Effects of Intra-articular Versus Subacromial Steroid Injections on Clinical Outcomes in Adhesive Capsulitis

This study has been withdrawn prior to enrollment.
(No enrollment)
Sponsor:
Information provided by (Responsible Party):
April Armstrong, Penn State University
ClinicalTrials.gov Identifier:
NCT00742846
First received: August 26, 2008
Last updated: May 23, 2012
Last verified: May 2012
  Purpose

The primary objective is to compare the clinical outcomes of patients with a clinical diagnosis of Adhesive Capsulitis who receive intra-articular versus subacromial steroid injections.

The secondary objective is to verify that steroid injections in combination with physical therapy lead to more favorable outcomes than local anesthetic injections in combination with physical therapy.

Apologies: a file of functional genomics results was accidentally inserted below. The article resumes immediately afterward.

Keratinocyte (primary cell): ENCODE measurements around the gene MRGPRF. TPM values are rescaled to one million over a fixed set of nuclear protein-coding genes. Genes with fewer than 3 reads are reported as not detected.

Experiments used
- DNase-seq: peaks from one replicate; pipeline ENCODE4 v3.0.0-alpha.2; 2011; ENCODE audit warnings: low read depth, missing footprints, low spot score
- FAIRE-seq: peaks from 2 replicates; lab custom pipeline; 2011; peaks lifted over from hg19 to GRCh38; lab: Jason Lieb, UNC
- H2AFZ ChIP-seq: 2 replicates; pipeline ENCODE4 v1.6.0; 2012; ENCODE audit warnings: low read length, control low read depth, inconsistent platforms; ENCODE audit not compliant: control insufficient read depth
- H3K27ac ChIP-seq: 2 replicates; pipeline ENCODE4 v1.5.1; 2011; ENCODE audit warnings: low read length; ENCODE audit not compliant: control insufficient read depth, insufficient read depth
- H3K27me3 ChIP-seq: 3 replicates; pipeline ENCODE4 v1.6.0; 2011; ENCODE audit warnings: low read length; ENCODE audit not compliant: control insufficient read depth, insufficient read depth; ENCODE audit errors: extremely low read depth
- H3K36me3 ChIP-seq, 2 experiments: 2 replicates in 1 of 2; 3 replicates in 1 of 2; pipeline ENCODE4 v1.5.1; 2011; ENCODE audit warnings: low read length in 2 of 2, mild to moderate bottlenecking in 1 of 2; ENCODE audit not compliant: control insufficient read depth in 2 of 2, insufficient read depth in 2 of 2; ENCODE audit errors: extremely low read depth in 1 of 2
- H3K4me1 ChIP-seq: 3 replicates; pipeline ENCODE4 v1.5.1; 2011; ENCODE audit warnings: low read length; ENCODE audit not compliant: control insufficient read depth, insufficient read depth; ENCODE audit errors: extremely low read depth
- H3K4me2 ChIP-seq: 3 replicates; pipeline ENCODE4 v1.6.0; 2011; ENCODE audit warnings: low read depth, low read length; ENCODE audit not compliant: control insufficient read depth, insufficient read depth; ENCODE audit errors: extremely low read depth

Condition Intervention
Adhesive Capsulitis
Drug: Lidocaine + Kenalog
Drug: Lidocaine

Study Type: Interventional
Study Design: Allocation: Randomized
Endpoint Classification: Efficacy Study
Intervention Model: Parallel Assignment
Masking: Double Blind (Subject, Caregiver)
Primary Purpose: Treatment
Official Title: Effects of Intra-articular Versus Subacromial Steroid Injections on Clinical Outcomes in Adhesive Capsulitis

Resource links provided by NLM:


Further study details as provided by Penn State University:

Primary Outcome Measures:
  • The primary goal of this study is to document the return of shoulder motion and resolution of adhesive capsulitis after intra-articular versus subacromial steroid injections versus anesthetic injections in combination with physical therapy. [ Time Frame: 6-8 months ] [ Designated as safety issue: No ]

Enrollment: 0
Study Start Date: August 2008
Study Completion Date: December 2010
Primary Completion Date: December 2010 (Final data collection date for primary outcome measure)